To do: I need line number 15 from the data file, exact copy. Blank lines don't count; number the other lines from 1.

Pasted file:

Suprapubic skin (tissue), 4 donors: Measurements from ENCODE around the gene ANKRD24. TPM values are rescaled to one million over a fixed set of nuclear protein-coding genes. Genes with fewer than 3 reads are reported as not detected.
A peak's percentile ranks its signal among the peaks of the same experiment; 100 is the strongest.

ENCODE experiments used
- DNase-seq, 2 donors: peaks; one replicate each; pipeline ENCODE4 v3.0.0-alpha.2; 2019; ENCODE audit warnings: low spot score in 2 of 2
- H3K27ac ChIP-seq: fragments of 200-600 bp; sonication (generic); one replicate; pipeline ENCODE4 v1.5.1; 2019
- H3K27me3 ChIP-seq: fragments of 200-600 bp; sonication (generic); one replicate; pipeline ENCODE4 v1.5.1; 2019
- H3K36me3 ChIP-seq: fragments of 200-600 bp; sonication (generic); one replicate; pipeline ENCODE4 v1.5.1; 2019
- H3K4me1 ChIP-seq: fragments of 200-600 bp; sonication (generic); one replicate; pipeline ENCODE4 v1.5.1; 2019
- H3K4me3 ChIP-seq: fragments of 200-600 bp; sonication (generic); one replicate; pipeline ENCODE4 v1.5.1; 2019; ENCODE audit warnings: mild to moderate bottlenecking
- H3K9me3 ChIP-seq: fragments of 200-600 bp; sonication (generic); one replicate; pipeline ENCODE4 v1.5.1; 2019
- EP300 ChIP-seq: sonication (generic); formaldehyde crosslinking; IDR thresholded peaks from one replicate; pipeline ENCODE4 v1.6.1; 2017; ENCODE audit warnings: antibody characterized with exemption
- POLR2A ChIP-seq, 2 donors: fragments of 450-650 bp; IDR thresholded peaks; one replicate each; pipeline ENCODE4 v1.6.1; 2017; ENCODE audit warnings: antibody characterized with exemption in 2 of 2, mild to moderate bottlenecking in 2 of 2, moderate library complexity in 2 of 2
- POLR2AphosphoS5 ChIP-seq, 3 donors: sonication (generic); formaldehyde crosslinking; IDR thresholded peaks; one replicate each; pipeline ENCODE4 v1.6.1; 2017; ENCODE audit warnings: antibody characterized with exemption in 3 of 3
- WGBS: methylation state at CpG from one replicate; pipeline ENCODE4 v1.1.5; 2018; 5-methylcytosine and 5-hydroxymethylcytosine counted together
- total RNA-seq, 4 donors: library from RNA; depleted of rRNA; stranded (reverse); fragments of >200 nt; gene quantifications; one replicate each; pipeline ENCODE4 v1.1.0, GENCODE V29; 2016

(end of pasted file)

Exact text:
- total RNA-seq, 4 donors: library from RNA; depleted of rRNA; stranded (reverse); fragments of >200 nt; gene quantifications; one replicate each; pipeline ENCODE4 v1.1.0, GENCODE V29; 2016